Republican Trump loyalist explains why he put the Constitution before the GOP
Donald Trump answers questions for reporters/Screenshot

Rep. Tom Rice once was among President Donald Trump's greatest advocates, with a 94 percent voting record with the former president, reported FiveThirtyEight. But now, Rice has joined the list of Trump foes the former president's allies are seeking to make an example out of.

Speaking to the Washington Post, Rice explained that he swore an oath to the Constitution when he took office, and he takes it seriously.

"What he did was a frontal assault on the Constitution," he said in South Carolina.

But he's still trying to straddle the line, said the Post.

"He defended Trump during his first impeachment, saying, 'he has been the target of an astounding barrage of lies, deceit, and corruption.' And he objected to certifying the 2020 election results from Pennsylvania and Arizona that Trump falsely said were fraudulent," the report explained.

Yet, when it became time to impeach Trump for the attack on the Capitol, Rice wasn't playing around anymore.

"What do you call somebody who votes with Trump 99 percent of the time? A traitor," Rice said, quoting a joke someone told him months ago.

But the reality is that Trump supports people who don't vote with him 99 percent of the time, his beef is with impeachment and any investigation into him. That became clear when Trump gave a glowing recommendation to Rep. Elise Stefanik (R-NY) to take over for Rep. Liz Cheney (R-WY). But Stefanik's voting record couldn't hold a candle up against Cheney's overwhelming support of Trump. Now Rice is getting the same treatment as the GOP continues to eat their own.

"If you want a congressman who's going to choose a personality over the Constitution, I'm not your guy," Rice told voters in his district when asked about why he didn't vote to support Trump.

Rice did his due diligence. He asked his staff to find as much information about where President Donald Trump was on Jan. 6 and why he didn't act sooner. While he finally did post a video calling his people "very special" and telling them "we love you," he eventually told them to stop beating police officers, chanting for Mike Pence's death and destroying the Capitol.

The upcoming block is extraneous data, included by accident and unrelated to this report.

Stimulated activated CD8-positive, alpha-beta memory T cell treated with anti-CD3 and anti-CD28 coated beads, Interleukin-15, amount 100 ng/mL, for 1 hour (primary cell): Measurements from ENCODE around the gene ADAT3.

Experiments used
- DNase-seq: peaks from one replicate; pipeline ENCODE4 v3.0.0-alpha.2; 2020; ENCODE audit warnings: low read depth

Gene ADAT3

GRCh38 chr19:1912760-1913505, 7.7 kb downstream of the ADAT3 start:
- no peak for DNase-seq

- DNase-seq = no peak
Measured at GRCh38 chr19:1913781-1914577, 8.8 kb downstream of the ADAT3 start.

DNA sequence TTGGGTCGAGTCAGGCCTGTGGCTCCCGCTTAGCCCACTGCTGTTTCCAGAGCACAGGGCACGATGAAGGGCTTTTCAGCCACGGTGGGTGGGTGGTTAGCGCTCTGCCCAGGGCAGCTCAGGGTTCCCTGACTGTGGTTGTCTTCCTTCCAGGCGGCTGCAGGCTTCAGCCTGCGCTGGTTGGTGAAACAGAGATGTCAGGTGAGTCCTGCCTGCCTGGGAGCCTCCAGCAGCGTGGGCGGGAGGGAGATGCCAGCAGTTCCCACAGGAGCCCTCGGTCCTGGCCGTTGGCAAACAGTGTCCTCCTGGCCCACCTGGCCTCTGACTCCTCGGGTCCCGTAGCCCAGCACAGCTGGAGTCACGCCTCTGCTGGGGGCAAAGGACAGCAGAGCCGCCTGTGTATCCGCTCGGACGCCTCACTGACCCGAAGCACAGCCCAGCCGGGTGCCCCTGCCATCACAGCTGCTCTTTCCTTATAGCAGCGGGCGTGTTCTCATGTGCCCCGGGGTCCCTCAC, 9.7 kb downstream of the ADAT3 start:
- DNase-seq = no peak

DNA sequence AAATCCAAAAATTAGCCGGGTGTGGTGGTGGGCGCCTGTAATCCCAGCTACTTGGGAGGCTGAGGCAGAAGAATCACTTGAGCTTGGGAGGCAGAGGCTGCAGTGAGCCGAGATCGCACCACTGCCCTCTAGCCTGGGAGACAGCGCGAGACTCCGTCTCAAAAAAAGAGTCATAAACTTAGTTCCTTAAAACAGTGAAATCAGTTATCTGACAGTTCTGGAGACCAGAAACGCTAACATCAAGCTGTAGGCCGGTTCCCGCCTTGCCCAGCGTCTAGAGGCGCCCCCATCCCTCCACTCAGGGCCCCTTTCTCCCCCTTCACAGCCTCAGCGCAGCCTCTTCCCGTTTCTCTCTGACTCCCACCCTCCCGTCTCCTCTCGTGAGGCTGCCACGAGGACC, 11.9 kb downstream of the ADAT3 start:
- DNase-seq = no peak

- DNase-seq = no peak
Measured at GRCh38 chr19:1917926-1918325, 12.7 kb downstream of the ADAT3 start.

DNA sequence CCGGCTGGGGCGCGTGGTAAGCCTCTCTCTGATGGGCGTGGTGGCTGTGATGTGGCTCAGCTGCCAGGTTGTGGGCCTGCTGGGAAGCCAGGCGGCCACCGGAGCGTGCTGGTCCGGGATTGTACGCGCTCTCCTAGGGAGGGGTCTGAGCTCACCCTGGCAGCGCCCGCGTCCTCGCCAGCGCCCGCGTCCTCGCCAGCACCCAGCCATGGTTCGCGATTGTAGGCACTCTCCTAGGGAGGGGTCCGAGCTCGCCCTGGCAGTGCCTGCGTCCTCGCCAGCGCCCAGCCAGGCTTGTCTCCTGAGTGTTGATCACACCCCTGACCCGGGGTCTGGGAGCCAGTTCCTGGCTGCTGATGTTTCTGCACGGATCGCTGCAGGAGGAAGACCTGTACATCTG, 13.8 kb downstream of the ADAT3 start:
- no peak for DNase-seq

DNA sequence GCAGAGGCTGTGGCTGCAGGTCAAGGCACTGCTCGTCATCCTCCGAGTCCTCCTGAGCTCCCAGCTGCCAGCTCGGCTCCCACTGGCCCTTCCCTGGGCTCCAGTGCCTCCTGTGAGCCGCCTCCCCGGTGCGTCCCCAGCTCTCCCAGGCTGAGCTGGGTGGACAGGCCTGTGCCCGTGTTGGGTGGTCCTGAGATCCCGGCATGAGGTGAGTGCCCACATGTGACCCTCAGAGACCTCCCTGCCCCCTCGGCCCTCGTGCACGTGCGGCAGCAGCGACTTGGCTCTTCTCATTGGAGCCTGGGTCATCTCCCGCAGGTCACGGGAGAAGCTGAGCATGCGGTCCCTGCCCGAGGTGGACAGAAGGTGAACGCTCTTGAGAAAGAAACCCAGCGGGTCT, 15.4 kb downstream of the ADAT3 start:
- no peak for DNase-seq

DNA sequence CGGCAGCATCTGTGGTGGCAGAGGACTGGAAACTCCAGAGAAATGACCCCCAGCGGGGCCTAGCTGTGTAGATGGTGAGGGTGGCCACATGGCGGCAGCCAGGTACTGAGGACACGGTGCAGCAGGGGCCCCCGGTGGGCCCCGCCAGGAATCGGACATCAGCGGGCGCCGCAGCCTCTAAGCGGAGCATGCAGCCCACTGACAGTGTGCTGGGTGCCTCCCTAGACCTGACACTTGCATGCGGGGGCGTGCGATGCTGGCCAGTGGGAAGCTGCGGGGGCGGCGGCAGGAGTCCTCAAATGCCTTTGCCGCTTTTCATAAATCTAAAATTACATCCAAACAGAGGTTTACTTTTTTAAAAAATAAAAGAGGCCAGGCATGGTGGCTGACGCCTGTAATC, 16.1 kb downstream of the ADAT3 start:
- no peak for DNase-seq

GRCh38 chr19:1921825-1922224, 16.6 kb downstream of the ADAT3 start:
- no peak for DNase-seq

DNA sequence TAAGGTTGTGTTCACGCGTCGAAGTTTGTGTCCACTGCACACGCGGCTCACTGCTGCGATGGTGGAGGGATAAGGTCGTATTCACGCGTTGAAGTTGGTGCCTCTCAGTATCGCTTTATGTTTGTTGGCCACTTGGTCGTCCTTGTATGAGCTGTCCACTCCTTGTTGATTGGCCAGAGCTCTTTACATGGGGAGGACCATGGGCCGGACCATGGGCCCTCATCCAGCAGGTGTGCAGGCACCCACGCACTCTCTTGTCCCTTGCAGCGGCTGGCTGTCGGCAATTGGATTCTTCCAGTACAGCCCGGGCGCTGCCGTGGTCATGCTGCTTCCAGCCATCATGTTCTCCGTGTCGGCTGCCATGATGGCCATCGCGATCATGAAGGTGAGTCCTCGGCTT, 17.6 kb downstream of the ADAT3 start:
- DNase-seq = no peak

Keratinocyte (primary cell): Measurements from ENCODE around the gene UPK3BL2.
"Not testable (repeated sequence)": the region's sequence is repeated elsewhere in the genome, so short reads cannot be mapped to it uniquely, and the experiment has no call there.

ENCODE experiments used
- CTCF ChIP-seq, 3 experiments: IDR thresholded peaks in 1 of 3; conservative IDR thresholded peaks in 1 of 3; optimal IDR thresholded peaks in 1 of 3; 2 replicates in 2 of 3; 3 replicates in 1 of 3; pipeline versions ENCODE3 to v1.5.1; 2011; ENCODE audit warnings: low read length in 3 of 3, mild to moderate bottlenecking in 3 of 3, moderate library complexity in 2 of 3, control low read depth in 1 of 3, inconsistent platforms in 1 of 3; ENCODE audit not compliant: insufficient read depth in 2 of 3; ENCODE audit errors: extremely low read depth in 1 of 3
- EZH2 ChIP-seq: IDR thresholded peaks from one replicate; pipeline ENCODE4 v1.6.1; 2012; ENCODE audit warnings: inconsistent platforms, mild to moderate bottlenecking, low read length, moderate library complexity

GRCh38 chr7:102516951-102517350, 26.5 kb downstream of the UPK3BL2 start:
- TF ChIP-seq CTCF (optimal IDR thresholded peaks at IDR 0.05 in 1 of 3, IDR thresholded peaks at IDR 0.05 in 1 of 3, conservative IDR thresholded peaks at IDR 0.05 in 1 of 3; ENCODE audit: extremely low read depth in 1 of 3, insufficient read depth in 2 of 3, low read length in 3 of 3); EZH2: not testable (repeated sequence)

The one point that Rice felt drew a line for him was Trump's attacks on then-Vice President Mike Pence. Trump alleged the VP lacked "the courage to do what should have been done to protect our Country (sic) and our Constitution" when he refused to stop the certification of the election.

"To me, that is completely despicable, and I will vote that way every single time," said Rice to a crowd of constituents. "For him to be calling Mike Pence a coward and him sitting at the White House surrounded by Secret Service and tweeting while Mike Pence is in the middle of all that, and he's a coward? Give me a break."

"If the president, by force, can intimidate Congress into voting their way, then we might as well do away with Congress and hand it over to a king. What he did in my mind is what dictators do," he also said.

Now his political career looks like it's coming to an end. As the 2022 midterm elections grow near, former voters of Rice, who were once huge supporters, particularly given all Rice had done for them. Now, because of the Trump vote, they're against it.

It's reminiscent of the book "What's the Matter With Kansas," in which historian Thomas Frank argues Republicans in Kansas were consistently voting against their own economic interests because of culture-war issues like LGBT equality or abortion. In South Carolina, Rice may have delivered for his district, but those who once supported him appear to prefer someone who may not deliver for them, but who supports Donald Trump.

Read the full interview with Rice at the Washington Post.